Remember, you don’t need to be an expert on mental health to offer support. Often small, everyday actions can make the biggest difference.

  • Listen – let them know you care and are there to listen.
  • Ask – ask how you can help
  • Support – accept them as they are, without judging them.
  • Talk – stay in touch with them by messaging, texting or phoning
  • Look after yourself – supporting someone else can sometimes be stressful. Making sure that you look after your own wellbeing can mean that you have the energy, time and distance you need to be able to help.




Local support in Rotherham

01709 447755

Monday to Friday, 9am–5pm
Local venues (dependent on Coronavirus restrictions)
Interpreting service available

Rotherham Doncaster and South Humber NHS Foundation Trust (RDaSH) provides an Improving Access to Psychological Therapies Service. The service, provided by local therapists, is for Rotherham residents who require support with:

  • Anxiety
  • Stress
  • Post-traumatic stress disorder (PTSD)
  • Depression
  • Panic
  • Social anxiety
  • Phobias
  • Health anxiety
  • Obsessive compulsive disorder

The service offers:

  • Patient consultation in a way to suit every patient’s needs by:
    • Telephone
    • Video
    • Face-to-face contact (dependent on Coronavirus restrictions)
  • Group therapy
  • Stress classes

Treatments include:

  • Cognitive behavioural therapy (CBT)
  • Guided self-help with Psychological Wellbeing Practitioners
  • Counselling
  • Couples therapy for depression
  • Online CBT with Minddistrict
  • Online Be Mindful course
  • EMDR
  • Interpersonal therapy


0800 0745560 (calls to this number are free)

CBT is an effective type of talking therapy used to treat a range of common mental health problems. With online CBT – provided by Ieso Digital Health – you will work 1:1 with your therapist, but the conversation is typed instead of spoken. It’s exactly like chatting via a messenger service with friends. You don’t need to be brilliant at spelling or worry about using the correct grammar. Online CBT has been shown to be just as effective as face-to-face, and many people find it less daunting and easier to be open.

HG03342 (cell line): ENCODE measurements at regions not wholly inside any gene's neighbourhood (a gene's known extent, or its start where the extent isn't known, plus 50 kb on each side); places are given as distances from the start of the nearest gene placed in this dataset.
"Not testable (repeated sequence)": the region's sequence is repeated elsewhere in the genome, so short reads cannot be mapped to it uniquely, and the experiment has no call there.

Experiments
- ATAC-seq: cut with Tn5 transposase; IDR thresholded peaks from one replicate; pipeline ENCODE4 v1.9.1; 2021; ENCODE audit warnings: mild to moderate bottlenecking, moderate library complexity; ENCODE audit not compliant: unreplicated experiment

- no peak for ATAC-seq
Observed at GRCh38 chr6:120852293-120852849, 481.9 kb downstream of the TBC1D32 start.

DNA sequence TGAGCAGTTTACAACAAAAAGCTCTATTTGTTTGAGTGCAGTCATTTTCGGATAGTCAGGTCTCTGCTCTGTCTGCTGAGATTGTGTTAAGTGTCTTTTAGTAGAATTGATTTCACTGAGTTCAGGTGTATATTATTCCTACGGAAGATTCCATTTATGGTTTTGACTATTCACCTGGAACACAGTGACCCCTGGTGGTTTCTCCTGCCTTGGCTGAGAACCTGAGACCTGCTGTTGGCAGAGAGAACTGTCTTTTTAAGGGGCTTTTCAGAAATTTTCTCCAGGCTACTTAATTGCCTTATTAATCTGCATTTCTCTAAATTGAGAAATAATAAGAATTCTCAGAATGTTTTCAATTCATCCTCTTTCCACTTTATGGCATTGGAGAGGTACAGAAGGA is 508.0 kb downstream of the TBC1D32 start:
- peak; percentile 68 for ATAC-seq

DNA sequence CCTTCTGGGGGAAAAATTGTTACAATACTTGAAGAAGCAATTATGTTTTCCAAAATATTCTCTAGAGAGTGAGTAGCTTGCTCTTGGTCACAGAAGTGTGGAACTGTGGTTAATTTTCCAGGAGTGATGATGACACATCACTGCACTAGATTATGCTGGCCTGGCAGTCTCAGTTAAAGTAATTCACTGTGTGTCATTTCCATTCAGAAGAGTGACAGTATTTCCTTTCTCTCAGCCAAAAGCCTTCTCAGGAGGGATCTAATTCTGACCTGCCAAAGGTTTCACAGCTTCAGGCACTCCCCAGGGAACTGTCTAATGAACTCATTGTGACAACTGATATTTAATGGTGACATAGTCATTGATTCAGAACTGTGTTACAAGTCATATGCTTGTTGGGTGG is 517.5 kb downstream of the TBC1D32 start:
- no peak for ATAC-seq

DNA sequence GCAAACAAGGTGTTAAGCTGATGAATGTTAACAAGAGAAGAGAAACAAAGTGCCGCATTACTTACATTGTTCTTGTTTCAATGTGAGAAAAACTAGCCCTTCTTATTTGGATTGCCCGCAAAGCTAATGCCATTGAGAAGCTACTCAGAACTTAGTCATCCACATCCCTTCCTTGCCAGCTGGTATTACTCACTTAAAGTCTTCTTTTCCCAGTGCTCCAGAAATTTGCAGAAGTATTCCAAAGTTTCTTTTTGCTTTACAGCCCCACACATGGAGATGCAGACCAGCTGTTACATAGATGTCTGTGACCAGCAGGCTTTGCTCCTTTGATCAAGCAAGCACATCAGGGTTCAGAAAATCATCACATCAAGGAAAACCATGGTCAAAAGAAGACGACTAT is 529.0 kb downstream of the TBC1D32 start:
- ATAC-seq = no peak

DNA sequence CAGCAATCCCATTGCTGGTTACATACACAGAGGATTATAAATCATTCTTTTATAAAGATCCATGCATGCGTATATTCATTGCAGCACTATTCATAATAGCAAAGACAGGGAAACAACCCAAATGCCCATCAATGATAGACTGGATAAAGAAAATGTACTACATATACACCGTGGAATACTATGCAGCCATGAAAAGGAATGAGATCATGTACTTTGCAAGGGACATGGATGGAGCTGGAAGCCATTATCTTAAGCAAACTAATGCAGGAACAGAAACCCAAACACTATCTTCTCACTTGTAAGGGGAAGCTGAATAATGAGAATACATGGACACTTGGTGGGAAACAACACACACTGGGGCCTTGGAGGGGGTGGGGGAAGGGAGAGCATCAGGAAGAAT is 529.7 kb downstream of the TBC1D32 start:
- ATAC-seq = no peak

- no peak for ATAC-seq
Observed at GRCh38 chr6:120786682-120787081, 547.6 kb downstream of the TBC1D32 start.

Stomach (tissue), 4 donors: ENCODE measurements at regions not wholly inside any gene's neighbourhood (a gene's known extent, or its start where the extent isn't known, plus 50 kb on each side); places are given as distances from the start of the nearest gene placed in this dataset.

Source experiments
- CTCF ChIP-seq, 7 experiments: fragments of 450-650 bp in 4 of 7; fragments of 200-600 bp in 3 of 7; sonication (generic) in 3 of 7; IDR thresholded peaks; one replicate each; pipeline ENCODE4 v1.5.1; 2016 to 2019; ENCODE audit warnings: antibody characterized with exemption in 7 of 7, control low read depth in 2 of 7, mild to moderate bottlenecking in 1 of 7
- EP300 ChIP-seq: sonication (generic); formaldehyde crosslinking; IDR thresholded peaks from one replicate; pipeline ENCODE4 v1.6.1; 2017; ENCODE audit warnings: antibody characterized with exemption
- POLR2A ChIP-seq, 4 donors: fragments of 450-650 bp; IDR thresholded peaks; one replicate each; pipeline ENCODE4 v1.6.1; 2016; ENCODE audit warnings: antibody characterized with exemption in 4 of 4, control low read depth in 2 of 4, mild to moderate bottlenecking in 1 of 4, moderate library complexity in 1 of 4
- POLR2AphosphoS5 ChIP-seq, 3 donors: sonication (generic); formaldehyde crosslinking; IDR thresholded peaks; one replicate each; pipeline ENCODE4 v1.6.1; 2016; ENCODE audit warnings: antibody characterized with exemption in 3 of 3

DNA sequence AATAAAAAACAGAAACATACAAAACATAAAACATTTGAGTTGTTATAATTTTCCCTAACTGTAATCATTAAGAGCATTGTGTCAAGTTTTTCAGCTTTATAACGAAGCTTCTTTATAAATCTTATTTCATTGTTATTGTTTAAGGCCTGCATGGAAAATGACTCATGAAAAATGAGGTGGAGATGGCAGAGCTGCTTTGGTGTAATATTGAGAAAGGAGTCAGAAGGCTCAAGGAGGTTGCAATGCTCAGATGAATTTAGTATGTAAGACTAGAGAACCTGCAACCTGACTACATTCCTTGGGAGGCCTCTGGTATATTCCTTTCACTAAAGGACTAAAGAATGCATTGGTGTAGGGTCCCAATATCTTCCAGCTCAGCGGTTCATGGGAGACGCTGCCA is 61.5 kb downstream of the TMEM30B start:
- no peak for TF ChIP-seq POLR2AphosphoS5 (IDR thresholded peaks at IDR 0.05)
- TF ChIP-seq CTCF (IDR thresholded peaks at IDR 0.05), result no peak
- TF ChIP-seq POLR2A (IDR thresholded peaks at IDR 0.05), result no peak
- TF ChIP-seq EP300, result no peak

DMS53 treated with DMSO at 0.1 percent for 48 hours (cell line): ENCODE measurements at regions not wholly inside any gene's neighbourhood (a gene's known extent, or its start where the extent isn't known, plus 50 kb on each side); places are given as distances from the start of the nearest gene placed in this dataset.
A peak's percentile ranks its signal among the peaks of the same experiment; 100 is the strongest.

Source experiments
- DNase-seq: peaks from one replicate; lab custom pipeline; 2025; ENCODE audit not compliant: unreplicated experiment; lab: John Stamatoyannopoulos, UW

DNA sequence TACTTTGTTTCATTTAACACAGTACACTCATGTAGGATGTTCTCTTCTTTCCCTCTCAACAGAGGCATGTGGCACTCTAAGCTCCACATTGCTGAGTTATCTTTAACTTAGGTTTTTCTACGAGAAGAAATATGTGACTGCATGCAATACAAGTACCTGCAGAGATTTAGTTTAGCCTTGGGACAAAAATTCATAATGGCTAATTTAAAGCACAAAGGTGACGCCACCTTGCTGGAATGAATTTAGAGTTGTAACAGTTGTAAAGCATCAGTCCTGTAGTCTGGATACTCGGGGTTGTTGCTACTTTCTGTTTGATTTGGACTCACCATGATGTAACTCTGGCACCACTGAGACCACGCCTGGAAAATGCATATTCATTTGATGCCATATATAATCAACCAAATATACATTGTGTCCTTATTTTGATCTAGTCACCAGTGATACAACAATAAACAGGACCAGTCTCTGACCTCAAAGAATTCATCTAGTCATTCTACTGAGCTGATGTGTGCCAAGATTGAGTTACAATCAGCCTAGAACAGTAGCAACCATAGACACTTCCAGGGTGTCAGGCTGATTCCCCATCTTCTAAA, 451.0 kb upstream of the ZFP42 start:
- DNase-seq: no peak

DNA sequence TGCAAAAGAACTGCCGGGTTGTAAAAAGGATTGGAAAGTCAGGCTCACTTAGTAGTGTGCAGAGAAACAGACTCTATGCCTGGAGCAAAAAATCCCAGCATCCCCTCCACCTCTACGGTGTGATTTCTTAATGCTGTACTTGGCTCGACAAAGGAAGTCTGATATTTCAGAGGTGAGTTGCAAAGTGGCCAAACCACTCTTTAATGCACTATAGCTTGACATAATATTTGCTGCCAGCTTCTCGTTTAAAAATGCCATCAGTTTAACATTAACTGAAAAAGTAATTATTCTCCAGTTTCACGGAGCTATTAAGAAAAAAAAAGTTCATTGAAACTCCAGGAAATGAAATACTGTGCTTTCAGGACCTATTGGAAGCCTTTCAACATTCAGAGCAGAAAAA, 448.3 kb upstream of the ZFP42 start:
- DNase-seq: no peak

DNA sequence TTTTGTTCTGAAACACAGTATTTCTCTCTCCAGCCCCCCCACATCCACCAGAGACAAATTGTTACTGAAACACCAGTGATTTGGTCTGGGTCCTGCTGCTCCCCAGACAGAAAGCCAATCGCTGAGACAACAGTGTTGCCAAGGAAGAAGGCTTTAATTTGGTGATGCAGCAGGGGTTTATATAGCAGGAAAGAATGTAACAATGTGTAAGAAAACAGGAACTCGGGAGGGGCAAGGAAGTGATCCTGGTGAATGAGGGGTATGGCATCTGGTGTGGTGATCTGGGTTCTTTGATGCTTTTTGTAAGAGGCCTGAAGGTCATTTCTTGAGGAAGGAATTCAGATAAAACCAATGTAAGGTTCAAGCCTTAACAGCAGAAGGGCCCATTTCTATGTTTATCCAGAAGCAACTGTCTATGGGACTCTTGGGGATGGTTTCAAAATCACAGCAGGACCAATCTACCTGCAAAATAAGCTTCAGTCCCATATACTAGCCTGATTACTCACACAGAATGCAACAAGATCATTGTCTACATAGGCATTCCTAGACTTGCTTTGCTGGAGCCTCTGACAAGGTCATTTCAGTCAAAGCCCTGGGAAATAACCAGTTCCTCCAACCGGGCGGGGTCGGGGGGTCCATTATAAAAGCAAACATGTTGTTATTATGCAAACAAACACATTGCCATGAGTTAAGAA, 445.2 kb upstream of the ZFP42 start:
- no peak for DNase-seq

Other benefits of online CBT:

  • Attend your therapy sessions from home.
  • Flexible appointments to suit you.
  • Seven days a week, 6am to 11pm.

Reading Well helps you to understand and manage your health and wellbeing using helpful reading.

The books are chosen by health experts and people living with the conditions covered. People can be recommended a title by a health professional, or they can visit their local library and take a book out for free.

Many of the Reading Well titles are available to borrow as e-books and audiobooks.


Tel: 01709 919929

Email: contactus@rbmind.co.uk

Mind is an independent local provider of high quality mental health services in Rotherham, which offer a variety of services including one-to-one counselling, group sessions, support for young people, training and services for employers. Committed to supporting those in need by promoting good mental health and offering high quality support so that no-one feels alone when dealing with mental health problems.

0800 652 9571 (calls to this number are FREE)

If you or someone you know has concerns about their immediate health RDaSH Crisis Team can help. One of our trained call handlers will signpost you to the most appropriate service depending on your level of need. This may include your out of hours GP, a voluntary organisation or our access/crisis team.